Fermentation characteristics of rye silage after ensiled for 100 days are shown in Table 3. All of treatment did not affect pH and concentrations of ammonia-N and lactic acid(p>0.05). However, microbial inoculants had the effect on the concentrations of acetic acid, propionic acid, and butyric acid(p<0.05) which acetic acid was highest in LB silage and propionic acid was highest in LP silage, while butyric acid was lowest in LB silage.

    The microbial counts and aerobic stability of rye silage ensiled for 100 days are shown in Table 4. The counts of LAB and yeast were lowest in LP(p<0.05), whereas CON, LB, and MIX had no difference. The mold counts were not detected in all of the treatments. Aerobic stability of LB and MIX silages were higher than CON and LP silages.

    Discussion

    The chemical composition of rye forage before ensiling indicated a normal variation due to the differences such as the seed quantity and harvest time(Table 1). Previous studies also reported similar variations in CP(6.4 to 10.6 %), ADF(37.7 to 40.4%), and NDF(61.2 to 68.2%) contents(Han et al., 2015; Kim et al., 2015; Choi et al., 2016).

    The inoculation of LAB is known to improve the quality by directly or indirectly affecting silage due to the metabolic products produced through silage fermentation, and homofermentative LAB is known to produce mainly lactic acid, and does not produce fibrinolytic enzymes(Dewar et al., 1963; McDonald et al., 1991). Several previous studies reported that inoculation of L. plantarum(i. e. homofermentative LAB) had no effect on the chemical composition after ensiling(Kim et al., 2015; Choi et al., 2016), and it is consistent with our results. In case of the L. buchneri (i. e. herterofermentative LAB), activity of esterase was reported to have the potential to increase digestibility of fiber by separating hemicellulose from lignin(Kang et al., 2009). This could support partially the reason of increased IVDMD by LB application in this study. The ADF reduction in this study might have potential fiber degrading the ability of L. buchneri. However, it is unknown due to the limited studies which were tested the effects of LB on rye silage.

    After 100-d ensiling, inoculation of microbial additives did not affect the pH(Table 3). However, there was a pH reduction in LB and MIX after 7 and 48-d ensiling(Fig. 1). The reason for these results can be found in the content of organic acids. The heterofermentative LAB can converts lactic acid to acetic acid under anaerobic conditions(Oude Elferink et al., 2001). Our results showed that acetic acid increased in LB than LP, but there was no difference between CON, LB, and MIX. It implies that acetic acid was produced during that period. This situation might be due to the high concentration of epiphytic bacteria that naturally occurred in the untreated rye forage(Pravin et al., 2010).

    The antifungal characteristics of acetic and propionic acids are well known(Danner et al., 2003); they are effective at reducing the growth of yeasts and molds, which are responsible for causing and maintaining or enhancing aerobic deterioration in silages, respectively (Kleinschmit et al., 2005). In our study, there was no effect of aerobic stability in LP despite the content of high acetic acid and propionic acid. This may be due to the high content of pH in the early ensiling stage.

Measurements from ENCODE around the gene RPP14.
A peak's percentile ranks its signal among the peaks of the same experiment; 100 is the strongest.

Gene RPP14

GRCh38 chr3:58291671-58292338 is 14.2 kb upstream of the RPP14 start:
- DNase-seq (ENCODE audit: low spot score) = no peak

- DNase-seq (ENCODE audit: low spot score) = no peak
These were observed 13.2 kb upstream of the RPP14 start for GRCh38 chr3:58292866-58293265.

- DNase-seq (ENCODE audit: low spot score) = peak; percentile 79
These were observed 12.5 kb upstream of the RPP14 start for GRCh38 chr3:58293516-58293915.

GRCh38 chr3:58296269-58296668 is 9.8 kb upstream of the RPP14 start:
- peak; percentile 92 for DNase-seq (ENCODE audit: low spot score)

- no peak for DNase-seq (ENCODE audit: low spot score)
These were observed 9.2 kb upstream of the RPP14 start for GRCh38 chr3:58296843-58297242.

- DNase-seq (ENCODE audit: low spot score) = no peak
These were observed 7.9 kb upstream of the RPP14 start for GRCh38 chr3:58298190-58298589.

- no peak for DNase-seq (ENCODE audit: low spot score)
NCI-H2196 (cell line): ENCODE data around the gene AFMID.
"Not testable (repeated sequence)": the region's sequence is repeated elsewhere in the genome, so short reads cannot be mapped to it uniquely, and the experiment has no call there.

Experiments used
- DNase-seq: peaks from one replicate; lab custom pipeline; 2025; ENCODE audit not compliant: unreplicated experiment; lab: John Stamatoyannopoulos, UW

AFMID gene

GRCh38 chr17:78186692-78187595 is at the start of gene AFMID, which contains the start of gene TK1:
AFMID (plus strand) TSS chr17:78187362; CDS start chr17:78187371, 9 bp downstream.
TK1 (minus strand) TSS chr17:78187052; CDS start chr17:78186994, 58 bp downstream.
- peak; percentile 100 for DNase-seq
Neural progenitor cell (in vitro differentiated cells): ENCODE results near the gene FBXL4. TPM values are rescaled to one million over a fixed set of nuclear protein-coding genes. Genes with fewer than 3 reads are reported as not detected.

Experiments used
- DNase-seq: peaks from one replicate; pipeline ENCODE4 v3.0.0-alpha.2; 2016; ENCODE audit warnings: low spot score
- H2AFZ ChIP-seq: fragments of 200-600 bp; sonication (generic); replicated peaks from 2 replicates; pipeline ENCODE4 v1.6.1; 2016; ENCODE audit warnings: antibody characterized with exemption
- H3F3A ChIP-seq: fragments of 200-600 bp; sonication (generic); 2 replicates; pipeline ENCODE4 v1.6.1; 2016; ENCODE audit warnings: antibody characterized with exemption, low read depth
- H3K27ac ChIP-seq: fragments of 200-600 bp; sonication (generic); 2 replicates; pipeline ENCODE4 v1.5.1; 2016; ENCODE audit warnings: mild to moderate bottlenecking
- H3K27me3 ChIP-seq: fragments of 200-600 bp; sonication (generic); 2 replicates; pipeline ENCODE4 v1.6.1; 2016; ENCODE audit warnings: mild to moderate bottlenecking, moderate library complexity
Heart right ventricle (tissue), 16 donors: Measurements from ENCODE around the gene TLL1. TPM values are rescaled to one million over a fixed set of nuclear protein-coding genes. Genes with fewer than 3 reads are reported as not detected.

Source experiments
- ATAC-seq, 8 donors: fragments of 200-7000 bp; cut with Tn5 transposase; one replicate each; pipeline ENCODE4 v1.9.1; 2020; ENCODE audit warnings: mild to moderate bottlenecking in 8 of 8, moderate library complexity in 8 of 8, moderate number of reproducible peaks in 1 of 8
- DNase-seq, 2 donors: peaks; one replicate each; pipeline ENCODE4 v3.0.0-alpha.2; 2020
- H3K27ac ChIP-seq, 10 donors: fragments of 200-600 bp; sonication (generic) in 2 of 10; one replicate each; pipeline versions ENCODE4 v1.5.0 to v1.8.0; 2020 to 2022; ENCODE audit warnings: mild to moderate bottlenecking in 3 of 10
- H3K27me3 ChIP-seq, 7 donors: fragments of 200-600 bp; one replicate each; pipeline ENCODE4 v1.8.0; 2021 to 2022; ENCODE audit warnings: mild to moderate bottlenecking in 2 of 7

The low pH in the early ensiling stage might contribute to silage quality. The lower pH can prevent undesirable bacteria such as clostridia, and enterobacteria by sufficient organic acids(Adesogan et al., 2014). However, the content of butyric acid in CON and LP was higher than LB in the current study. As a result, aerobic stability improved in LB and MIX that had lower pH. The butyric acid in MIX might be due to the numerically increased pH that affect the growth of undesirable bacteria.

    Conclusion

    Application of LB improved IVDMD, acetic acid and aerobic stability in rye silage compare with LP. In addition, as a result of pH trend during ensiling, LB has been found to be more suitable for rye silage than LP. Inoculating rye forage harvested at dough stage with LB may reduce the financial losses from aerobic spoilage.

    Acknowledgment

    This work was carried out with the support of “Cooperative Research Program for Agriculture Science & Technology Development(Project No. PJ011012032 017)” Rural Development Administration, Republic of Korea.

    Figure

    JALS-51-81_F1.gif

    The change of pH of rye silage fermented 100 days with different inoculants. CON(□), control; LP(■), L. plantarum; LB(▲), L. buchneri; MIX(●), mixture of LP and LB at 1:1 ratio. a~cMeans at the same day with different superscripts differ significantly(p<0.05).

    Table

    Chemical compositions of rye before ensiling (% DM)

    1IVDMD, In vitro dry matter digestibility; IVNDFD, In vitro neutral detergent fiber digestibility.
    2Means°standard deviation.

    Chemical compositions of rye silage ensiled for 100 days(% DM)

    1CON, No additive; LP, L. plantarum at 1.5 x 107 cfu/g of fresh forage; LB, L. bucheneri at 1.2 x 107 cfu/g of fresh forage; MIX, mixture of LP and LB at 1:1 ratio.
    IVDMD, In vitro dry matter digestibility; IVNDFD, In vitro neutral detergent fiber digestibility.
    a~cMeans in the same row with different superscripts differ significantly(p<0.05).

    Effect of microbial additives on fermentation characteristics of rye silage ensiled for 100 days

    1CON, No additive; LP, L. plantarum at 1.5 x 107 cfu/g of fresh forage; LB, L. bucheneri at 1.2 x 107 cfu/g of fresh forage; MIX, mixture of LP and LB at 1:1 ratio.
    a~bMeans in the same row with different superscripts differ significantly(p<0.05).

    Effects of microbial additives on microbial counts and aerobic stability of rye silage ensiled for 100 days

    1CON, No additive; LP, L. plantarum at 1.5 x 107 cfu/g of fresh forage; LB, L. bucheneri at 1.2 x 107 cfu/g of fresh forage; MIX, mixture of LP and LB at 1:1 ratio.
    *ND: not detected
    a~bMeans in the same row with different superscripts differ significantly(p<0.05).